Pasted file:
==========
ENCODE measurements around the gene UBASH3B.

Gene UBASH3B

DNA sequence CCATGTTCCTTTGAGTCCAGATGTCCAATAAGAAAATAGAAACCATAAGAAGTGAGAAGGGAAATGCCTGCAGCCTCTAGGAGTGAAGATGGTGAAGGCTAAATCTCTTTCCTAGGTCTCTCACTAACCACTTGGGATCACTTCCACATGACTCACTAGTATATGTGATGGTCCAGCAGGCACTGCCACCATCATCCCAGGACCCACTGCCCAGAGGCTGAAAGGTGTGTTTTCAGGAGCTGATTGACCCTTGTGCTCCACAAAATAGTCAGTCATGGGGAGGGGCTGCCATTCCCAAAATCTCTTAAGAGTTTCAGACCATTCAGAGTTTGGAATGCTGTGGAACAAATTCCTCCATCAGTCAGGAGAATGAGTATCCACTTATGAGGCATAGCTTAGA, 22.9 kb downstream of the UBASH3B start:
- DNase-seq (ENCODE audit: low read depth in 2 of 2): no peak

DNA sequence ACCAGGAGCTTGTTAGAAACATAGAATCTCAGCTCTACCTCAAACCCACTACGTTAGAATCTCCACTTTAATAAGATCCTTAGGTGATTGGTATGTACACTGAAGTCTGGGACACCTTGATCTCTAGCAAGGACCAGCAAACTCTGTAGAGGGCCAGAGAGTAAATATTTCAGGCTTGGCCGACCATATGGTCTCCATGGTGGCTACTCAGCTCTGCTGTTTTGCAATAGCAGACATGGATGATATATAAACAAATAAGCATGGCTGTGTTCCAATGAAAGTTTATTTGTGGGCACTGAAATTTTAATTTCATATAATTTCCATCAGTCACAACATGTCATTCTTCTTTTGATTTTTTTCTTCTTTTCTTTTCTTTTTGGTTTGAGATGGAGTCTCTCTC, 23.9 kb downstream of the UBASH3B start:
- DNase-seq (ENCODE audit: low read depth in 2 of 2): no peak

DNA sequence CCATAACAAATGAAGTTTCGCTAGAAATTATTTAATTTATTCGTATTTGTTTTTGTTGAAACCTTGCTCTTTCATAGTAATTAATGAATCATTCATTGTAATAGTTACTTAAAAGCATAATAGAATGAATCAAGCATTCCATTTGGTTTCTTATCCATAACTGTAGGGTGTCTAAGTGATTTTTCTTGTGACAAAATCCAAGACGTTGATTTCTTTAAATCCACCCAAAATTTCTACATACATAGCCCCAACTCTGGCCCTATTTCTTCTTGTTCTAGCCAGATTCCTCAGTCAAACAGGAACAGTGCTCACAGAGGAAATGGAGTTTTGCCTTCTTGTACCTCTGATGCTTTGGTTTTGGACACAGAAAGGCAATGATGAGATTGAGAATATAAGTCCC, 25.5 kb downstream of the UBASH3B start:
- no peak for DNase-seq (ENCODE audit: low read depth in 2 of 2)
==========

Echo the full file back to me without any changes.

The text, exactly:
ENCODE measurements around the gene UBASH3B.

Gene UBASH3B

DNA sequence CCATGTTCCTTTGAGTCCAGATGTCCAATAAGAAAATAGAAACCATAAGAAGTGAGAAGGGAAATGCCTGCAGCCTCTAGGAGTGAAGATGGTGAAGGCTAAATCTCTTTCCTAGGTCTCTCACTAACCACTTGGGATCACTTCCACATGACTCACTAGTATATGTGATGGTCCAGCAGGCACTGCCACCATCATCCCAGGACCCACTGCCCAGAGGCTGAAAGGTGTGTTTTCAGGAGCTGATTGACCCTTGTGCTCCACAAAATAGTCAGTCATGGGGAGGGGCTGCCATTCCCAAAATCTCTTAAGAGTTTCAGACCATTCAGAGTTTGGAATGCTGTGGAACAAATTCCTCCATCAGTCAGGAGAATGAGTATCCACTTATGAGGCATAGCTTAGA, 22.9 kb downstream of the UBASH3B start:
- DNase-seq (ENCODE audit: low read depth in 2 of 2): no peak

DNA sequence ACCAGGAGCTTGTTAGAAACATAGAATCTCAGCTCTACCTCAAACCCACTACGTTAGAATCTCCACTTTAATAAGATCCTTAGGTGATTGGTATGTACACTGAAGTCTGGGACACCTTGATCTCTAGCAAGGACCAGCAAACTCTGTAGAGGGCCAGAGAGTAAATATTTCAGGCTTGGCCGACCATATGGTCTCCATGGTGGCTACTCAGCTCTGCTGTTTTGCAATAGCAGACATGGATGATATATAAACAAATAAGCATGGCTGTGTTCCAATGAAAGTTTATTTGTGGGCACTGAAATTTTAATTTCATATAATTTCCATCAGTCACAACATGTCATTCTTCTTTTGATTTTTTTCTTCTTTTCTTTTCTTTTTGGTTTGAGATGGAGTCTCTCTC, 23.9 kb downstream of the UBASH3B start:
- DNase-seq (ENCODE audit: low read depth in 2 of 2): no peak

DNA sequence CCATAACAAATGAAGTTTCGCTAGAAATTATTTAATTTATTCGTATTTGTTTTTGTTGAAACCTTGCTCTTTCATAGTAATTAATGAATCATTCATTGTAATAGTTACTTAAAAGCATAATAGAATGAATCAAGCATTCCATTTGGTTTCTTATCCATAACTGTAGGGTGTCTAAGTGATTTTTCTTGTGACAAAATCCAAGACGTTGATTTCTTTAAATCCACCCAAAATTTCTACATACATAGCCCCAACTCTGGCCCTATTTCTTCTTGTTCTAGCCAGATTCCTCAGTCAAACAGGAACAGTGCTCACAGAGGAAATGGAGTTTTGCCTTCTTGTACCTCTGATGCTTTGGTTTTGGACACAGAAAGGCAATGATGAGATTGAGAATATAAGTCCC, 25.5 kb downstream of the UBASH3B start:
- no peak for DNase-seq (ENCODE audit: low read depth in 2 of 2)